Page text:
When sailing in company with other ships, as for example, in a convoy, or when maintaining a safe distance when rounding a danger, it was useful to know the distance of one’s ship from the other objects. Until the advent of radar, a variety of distance meters was used. The most obvious is perhaps the sextant, likely to be found aboard every ship of any size. If some dimension of the object is known, like height of the mast above the waterline, and the vertical angle subtended by the dimension is measured, its distance can be calculated, but every self-respecting set of nautical tables had a table of “Distance by vertical sextant angle” to obviate calculation. A variety of distance meters was invented in the late nineteenth century to eliminate even the incovenience of looking up tables by giving a direct reading of the distance once the mast height had been set.
Most, like that of Fiske, in effect used a modified sextant that read through a relatively small angle while having a scale that gave the distance directly in yards. Recently I came into the possession of a Stuart distance meter that uses a different measurement principle, somewhat similar to that of the N5 dip meter described in the preceding post. The instrument was very dirty and the ivorine scales had shrunk and torn away from their screws, but happily no parts were missing and I anyway paid very little for it. Figure 1 shows the meter after cleaning and restoration.
The height of the object, say, a ship, up to 200 feet, is first set against the left edge of the transverse height scale. This need not necessarily be mast head to waterline. The note pad on the other side of the meter has provision for noting also the distance from the mast head to the “lower top” and “Upper speed(?) to stern lt.” The ship is then viewed through the telescope, when a field split vertically is seen. The image of the head of the mast in one half is brought alongside the image of the waterline in the other half by rotating the knob, when the distance in cables (a cable is one tenth of a nautical mile) can be read against the index on the distance scale. In Figure 1, the height is set to 60 feet and the distance is one cable.
Figure 2 shows the somewhat shrunken note pad on the front of the instrument and Figure 3, showing it with the telescope removed, begins to reveal some of its workings. In front of the left half of the telescope objective is a fixed slice of a negative lens of about -2.3 dioptres (about -440 mm) and a similar but longer slice is in front of the right half of the field. This latter lens is attached to a slide that carries the scale and as the slide moves through a usable distance of about 60 mm, the images separate as shown in Figure 3. Note that in Figure 2 “Patt 498″ is probably a naval designation and cetainly not a reference to a patent. The telescope is about x 3 power and has an interrupted thread that allows it to be fitted in its bracket with just one sixth of a turn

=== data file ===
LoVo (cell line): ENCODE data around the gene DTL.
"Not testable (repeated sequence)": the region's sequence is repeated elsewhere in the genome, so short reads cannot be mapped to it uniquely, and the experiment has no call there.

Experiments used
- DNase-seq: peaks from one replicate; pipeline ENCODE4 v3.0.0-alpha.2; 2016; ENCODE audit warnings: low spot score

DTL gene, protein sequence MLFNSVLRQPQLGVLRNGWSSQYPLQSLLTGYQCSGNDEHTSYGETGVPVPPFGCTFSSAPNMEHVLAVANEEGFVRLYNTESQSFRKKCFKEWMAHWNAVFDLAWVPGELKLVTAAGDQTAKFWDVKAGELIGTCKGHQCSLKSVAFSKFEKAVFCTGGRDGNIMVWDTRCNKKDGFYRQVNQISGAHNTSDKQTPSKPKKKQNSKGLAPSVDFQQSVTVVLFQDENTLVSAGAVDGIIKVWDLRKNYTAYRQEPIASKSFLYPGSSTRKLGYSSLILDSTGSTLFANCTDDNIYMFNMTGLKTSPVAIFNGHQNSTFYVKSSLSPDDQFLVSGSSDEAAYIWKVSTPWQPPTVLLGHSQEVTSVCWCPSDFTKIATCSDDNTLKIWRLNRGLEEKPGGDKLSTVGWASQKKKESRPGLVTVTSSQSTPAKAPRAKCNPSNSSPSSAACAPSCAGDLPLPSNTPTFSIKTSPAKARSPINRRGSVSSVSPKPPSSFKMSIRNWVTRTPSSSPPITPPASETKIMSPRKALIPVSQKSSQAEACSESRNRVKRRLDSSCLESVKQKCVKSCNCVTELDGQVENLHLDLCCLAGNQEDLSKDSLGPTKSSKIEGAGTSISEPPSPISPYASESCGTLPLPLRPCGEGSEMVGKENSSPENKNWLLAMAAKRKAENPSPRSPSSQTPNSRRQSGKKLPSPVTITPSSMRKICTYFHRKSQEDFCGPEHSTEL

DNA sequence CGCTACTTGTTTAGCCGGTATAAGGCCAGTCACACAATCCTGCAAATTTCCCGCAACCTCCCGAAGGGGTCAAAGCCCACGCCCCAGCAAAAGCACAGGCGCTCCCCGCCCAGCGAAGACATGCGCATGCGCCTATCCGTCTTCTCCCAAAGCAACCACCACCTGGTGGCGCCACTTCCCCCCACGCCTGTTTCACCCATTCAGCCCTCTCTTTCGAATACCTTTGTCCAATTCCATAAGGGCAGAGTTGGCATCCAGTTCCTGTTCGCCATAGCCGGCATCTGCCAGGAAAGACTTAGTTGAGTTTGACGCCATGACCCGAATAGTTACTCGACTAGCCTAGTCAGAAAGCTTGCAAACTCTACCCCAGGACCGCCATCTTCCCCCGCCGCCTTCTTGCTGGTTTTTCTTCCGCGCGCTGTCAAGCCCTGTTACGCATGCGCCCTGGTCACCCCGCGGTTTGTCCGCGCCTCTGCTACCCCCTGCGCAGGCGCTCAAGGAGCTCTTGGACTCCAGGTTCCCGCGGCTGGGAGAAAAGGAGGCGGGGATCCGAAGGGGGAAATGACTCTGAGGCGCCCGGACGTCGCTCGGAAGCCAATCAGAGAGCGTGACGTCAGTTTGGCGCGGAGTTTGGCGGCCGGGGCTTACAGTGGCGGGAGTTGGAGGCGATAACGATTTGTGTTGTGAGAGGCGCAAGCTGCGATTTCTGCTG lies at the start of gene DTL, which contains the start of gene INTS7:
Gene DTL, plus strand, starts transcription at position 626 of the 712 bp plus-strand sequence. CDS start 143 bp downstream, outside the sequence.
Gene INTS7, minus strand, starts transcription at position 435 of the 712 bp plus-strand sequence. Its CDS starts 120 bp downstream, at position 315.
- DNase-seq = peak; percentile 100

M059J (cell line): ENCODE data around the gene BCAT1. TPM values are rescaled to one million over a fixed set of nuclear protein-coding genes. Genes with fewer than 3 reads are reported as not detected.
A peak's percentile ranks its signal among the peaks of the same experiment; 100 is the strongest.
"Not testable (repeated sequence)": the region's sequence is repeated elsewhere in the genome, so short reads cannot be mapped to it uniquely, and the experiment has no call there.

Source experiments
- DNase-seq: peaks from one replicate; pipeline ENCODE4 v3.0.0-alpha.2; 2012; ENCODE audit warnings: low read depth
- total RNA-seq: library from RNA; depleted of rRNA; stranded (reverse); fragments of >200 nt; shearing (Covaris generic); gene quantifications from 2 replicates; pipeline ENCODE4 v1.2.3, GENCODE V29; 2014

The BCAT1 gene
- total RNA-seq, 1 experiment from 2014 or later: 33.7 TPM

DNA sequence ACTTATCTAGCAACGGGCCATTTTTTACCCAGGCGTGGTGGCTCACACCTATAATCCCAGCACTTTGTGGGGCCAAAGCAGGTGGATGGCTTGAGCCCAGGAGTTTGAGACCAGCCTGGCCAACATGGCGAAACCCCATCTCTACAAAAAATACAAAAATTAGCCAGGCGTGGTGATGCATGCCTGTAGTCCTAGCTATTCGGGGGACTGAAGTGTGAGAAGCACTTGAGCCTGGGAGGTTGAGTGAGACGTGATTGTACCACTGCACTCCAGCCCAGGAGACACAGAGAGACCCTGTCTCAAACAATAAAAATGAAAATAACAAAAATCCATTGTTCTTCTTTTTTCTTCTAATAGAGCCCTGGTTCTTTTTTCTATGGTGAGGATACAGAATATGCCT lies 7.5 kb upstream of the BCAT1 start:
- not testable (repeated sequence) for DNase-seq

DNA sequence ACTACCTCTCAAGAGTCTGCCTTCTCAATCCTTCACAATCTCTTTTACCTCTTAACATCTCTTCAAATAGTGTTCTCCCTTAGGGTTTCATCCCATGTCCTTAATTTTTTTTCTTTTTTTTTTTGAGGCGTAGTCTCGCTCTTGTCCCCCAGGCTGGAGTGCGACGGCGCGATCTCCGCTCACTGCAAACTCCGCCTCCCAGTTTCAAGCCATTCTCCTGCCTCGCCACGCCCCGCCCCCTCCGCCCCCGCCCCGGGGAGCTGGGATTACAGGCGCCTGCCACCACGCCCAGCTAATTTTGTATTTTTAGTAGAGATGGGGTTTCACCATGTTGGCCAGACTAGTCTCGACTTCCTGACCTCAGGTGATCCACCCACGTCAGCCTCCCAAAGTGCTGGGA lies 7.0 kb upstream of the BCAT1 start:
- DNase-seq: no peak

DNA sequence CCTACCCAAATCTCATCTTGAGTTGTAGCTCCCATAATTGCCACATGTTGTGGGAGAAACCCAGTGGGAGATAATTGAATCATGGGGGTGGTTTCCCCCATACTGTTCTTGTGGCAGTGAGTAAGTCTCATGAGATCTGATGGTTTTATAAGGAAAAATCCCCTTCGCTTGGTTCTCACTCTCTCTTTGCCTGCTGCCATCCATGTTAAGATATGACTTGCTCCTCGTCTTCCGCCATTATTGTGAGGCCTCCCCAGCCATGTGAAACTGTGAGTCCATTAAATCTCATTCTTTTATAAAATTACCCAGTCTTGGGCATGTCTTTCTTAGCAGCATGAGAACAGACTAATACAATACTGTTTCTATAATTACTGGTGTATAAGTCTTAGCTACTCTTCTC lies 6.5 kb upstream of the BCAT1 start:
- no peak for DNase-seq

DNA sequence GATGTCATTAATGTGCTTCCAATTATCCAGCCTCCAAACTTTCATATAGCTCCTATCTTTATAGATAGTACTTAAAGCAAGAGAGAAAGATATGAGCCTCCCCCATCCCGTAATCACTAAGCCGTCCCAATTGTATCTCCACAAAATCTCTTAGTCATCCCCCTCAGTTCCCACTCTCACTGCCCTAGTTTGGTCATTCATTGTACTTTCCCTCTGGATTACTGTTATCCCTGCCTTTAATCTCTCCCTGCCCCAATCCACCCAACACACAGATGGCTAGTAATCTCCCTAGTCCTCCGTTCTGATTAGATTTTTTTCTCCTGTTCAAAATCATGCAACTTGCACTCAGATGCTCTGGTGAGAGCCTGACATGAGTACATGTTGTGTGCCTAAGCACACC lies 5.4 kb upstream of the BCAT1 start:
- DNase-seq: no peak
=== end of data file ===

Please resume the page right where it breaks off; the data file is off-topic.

Figure 4 shows the effect of time and sunshine on ivorine. I replaced the scale with a sheet of brass 1.6 mm thick and glued to it a paper scale copied from the original scale. It does not allow for shrinkage and the meter is probably no longer accurate, but it does allow the principle of the meter to be illustrated.
Figure 5 shows the relative complexity of a Stuart distance meter’s competitor in the form of a Fiske-type distance meter or “stadimeter”, invented at the same time in about 1895. While the Stuart instrument has a single slide machined in an aluminium casting requiring no great precision of manufacture, in the Fiske instrument the distance screw and scale are carried in a close fitting bronze carriage running in a precisely machined bronze frame. There are two mirrors, each needing means of adjustment, two lead screws and a bearing for the height scale, which corresponds to the index arm or alidade of a nautical sextant. It may well be that the Fiske is capable of greater accuracy of measurement, but no great accuracy is required in station keeping in a convoy, while one would err on the side of caution in rounding a danger. It may be that the instruments were originally envisaged as a range-finder for gunnnery or as a rangefinder during a “creeping attack” by two ships hunting U-boats. In this, one attacking ship remained at 1000 yards astern of the submarine, where the latter was in its asdic cone and guided another ship moving from astern at slow speed so that its approach was masked by the submarine’s own propellor noise, until the distance of the sub by asdic and the distance of the ship by rangefinder coincide.